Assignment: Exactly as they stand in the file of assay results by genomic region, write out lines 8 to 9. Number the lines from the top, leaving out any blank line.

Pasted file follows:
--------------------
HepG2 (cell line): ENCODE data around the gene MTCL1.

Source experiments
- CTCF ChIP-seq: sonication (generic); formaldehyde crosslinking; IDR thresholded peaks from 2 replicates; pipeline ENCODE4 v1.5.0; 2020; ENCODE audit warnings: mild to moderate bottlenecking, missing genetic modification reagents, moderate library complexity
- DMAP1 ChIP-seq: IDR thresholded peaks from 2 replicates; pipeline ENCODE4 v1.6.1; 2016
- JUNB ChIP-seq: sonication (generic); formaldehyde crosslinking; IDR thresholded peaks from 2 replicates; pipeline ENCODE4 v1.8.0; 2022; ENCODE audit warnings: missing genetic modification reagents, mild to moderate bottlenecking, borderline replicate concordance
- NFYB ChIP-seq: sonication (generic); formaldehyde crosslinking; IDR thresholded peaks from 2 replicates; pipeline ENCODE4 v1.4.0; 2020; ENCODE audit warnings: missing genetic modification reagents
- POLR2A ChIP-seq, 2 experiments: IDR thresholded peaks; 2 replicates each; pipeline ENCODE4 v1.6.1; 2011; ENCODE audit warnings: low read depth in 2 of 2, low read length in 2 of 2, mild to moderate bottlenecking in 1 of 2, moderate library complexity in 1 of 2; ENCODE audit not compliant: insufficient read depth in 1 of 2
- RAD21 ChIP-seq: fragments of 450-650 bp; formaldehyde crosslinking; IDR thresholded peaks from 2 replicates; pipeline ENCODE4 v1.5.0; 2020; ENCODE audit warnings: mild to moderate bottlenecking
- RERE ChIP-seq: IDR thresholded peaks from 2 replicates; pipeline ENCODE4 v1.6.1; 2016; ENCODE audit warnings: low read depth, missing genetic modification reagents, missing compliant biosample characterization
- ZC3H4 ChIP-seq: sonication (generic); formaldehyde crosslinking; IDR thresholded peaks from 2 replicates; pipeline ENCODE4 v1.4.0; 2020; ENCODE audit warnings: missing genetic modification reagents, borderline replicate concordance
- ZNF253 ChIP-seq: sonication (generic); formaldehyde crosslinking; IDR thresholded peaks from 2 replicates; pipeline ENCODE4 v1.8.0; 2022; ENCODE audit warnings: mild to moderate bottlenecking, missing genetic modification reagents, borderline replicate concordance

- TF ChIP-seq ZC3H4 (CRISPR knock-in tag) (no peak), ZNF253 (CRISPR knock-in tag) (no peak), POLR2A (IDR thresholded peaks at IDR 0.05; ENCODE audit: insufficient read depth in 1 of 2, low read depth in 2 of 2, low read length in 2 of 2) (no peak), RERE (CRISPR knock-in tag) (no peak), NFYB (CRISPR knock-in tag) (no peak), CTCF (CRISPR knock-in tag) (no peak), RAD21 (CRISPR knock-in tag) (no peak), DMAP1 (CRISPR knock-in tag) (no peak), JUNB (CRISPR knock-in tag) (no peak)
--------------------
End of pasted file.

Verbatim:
- RAD21 ChIP-seq: fragments of 450-650 bp; formaldehyde crosslinking; IDR thresholded peaks from 2 replicates; pipeline ENCODE4 v1.5.0; 2020; ENCODE audit warnings: mild to moderate bottlenecking
- RERE ChIP-seq: IDR thresholded peaks from 2 replicates; pipeline ENCODE4 v1.6.1; 2016; ENCODE audit warnings: low read depth, missing genetic modification reagents, missing compliant biosample characterization